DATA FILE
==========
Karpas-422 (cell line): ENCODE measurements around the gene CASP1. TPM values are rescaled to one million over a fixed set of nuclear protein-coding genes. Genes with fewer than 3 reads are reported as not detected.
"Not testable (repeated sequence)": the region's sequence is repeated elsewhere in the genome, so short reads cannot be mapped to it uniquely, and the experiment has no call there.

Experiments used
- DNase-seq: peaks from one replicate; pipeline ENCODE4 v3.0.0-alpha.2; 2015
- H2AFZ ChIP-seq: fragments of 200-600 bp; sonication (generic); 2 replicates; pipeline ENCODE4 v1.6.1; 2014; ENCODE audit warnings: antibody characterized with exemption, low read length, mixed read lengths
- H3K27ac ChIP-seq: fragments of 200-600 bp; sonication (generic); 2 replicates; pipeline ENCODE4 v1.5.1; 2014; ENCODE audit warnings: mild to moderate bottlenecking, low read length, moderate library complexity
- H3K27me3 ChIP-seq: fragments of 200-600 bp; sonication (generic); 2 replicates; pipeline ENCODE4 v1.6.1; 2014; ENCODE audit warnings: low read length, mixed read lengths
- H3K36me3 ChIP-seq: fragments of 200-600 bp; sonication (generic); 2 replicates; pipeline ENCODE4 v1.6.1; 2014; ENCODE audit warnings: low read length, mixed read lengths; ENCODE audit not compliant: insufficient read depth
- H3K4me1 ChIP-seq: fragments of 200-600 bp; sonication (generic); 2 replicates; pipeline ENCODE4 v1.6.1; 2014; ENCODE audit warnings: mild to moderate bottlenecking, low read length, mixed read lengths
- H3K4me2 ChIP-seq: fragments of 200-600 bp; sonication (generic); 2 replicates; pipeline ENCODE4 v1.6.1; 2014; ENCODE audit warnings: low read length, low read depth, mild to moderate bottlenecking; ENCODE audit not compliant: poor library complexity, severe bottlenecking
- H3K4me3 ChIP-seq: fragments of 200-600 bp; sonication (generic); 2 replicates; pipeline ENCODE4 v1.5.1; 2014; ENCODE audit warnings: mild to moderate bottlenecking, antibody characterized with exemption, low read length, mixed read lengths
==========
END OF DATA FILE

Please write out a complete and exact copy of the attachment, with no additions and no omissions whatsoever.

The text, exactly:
Karpas-422 (cell line): ENCODE measurements around the gene CASP1. TPM values are rescaled to one million over a fixed set of nuclear protein-coding genes. Genes with fewer than 3 reads are reported as not detected.
"Not testable (repeated sequence)": the region's sequence is repeated elsewhere in the genome, so short reads cannot be mapped to it uniquely, and the experiment has no call there.

Experiments used
- DNase-seq: peaks from one replicate; pipeline ENCODE4 v3.0.0-alpha.2; 2015
- H2AFZ ChIP-seq: fragments of 200-600 bp; sonication (generic); 2 replicates; pipeline ENCODE4 v1.6.1; 2014; ENCODE audit warnings: antibody characterized with exemption, low read length, mixed read lengths
- H3K27ac ChIP-seq: fragments of 200-600 bp; sonication (generic); 2 replicates; pipeline ENCODE4 v1.5.1; 2014; ENCODE audit warnings: mild to moderate bottlenecking, low read length, moderate library complexity
- H3K27me3 ChIP-seq: fragments of 200-600 bp; sonication (generic); 2 replicates; pipeline ENCODE4 v1.6.1; 2014; ENCODE audit warnings: low read length, mixed read lengths
- H3K36me3 ChIP-seq: fragments of 200-600 bp; sonication (generic); 2 replicates; pipeline ENCODE4 v1.6.1; 2014; ENCODE audit warnings: low read length, mixed read lengths; ENCODE audit not compliant: insufficient read depth
- H3K4me1 ChIP-seq: fragments of 200-600 bp; sonication (generic); 2 replicates; pipeline ENCODE4 v1.6.1; 2014; ENCODE audit warnings: mild to moderate bottlenecking, low read length, mixed read lengths
- H3K4me2 ChIP-seq: fragments of 200-600 bp; sonication (generic); 2 replicates; pipeline ENCODE4 v1.6.1; 2014; ENCODE audit warnings: low read length, low read depth, mild to moderate bottlenecking; ENCODE audit not compliant: poor library complexity, severe bottlenecking
- H3K4me3 ChIP-seq: fragments of 200-600 bp; sonication (generic); 2 replicates; pipeline ENCODE4 v1.5.1; 2014; ENCODE audit warnings: mild to moderate bottlenecking, antibody characterized with exemption, low read length, mixed read lengths